Lyra Fu

Fantasia Review: Detention

Taiwan in 1962 was experiencing the White Terror martial law period. Two high school students awake to find themselves trapped in the abandoned high school. As they try to stay alive, the duo must also figure out how they got there while also trying to escape before it’s too late.

Fantasia International Film Festival continues its run of fantastic foreign films with Taiwan’s Detention. The film is the feature-film debut of director John Hsu and is co-written by Hsu, Shih-Keng Chien (On Children, The Victim), and Lyra Fu (A-Tsuí & Kok-Siông, Close Your Eyes Before It’s Dark). Detention is my favorite kind of foreign horror film because it not only tells a frightening story, but it also reveals a piece of Taiwan’s history that I wasn’t familiar with. The filmmakers waste no time in setting up the tense situation the characters are in. At first, we see the students in their military-like high school, but then the two students wake up alone in the darkened school. They see a number of bizarre and terrifying things as they walk the halls, trying to remember what lead to them being trapped in this situation. Between the gradual reveal of clues and the haunting things these students encounter, the film becomes a suspenseful supernatural thriller that also acts as a metaphor for the horrors of living under martial law.

The mostly young cast of Detention is incredibly talented. Gingle Wang (On Children, The Outsiders) plays the young Fang. We quickly learn that Fang is a quiet, shy girl who mostly follows the rules. Unfortunately, she lets a crush consume her so she can’t see the consequences of her actions. Wang does a fantastic job of showing the duality of Fang’s innocence and how vindictive she can truly be, while still making Fang an overall sympathetic character. Chin-Hua Tseng (The Name Engraved in Your Heart, Workers) plays Wei. Like Fang, Wei also allows a crush to cloud his better judgement, but he cares much more about others and the state of the country he lives in. Wei works with a small group of students who copy banned books, knowing if he is caught, he could be killed. Tseng strikes a perfect balance between Wei’s desire to do good and his young male infatuations.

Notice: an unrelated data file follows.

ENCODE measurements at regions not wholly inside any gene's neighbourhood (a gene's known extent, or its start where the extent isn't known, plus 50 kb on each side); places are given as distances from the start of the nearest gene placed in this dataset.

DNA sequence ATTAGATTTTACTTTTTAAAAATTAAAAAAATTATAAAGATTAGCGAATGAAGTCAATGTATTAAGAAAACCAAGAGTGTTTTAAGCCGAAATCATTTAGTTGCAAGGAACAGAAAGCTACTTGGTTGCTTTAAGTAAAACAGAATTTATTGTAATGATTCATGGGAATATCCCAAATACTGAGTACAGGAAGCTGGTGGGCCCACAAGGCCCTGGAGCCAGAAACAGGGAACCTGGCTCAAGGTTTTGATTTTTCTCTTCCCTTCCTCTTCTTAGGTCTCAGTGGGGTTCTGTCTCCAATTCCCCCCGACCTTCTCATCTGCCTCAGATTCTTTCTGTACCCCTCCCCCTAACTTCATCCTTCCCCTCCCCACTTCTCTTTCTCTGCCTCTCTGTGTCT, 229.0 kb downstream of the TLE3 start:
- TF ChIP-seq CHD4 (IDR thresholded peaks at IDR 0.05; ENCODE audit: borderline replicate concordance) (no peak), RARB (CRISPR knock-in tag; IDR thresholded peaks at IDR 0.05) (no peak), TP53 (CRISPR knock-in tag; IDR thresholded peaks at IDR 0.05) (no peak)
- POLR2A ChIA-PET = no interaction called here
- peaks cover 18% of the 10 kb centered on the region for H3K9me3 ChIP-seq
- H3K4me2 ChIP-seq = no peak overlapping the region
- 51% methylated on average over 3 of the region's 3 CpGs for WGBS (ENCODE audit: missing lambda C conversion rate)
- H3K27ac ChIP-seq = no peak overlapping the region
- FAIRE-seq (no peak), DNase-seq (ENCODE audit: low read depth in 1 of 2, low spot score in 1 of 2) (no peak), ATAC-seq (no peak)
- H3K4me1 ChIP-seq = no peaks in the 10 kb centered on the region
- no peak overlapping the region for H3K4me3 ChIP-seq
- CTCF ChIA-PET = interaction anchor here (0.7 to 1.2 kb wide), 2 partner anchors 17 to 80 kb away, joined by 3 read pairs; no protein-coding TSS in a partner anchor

From start to finish, the team behind Detention took great care to create something with visual interest. At first, the set and the costumes help to tell the story of the time period. The audience quickly picks up on the strict, government-controlled life the students live. It also helps to establish the danger the students are in from real-world factors. When the students wake up in the abandoned school, it is almost like an alternate reality. The school is derelict and contains clues to what happened to the kids in real life. Between the creepy set design and a combination of disturbing practical and CGI effects, Detention transports audiences to another world that mirrors what’s happening in the real world.

Detention creates a stunning metaphor to express the real-life horrors of Taiwan in the 60’s. Hsu, Chien, and Fu weave together a tale that is as frightening as it is heartbreaking. It feels somewhat reminiscent of Sucker Punch, albeit slightly more competent and with more historical relevance. The film boasts great performances from the entire cast, gorgeous visuals, and also teaches audiences a bit of Taiwanese history they likely weren’t aware of. It’s a sad, beautiful film that delivers as many chills as it does heart.

OVERALL RATING: 8.5/10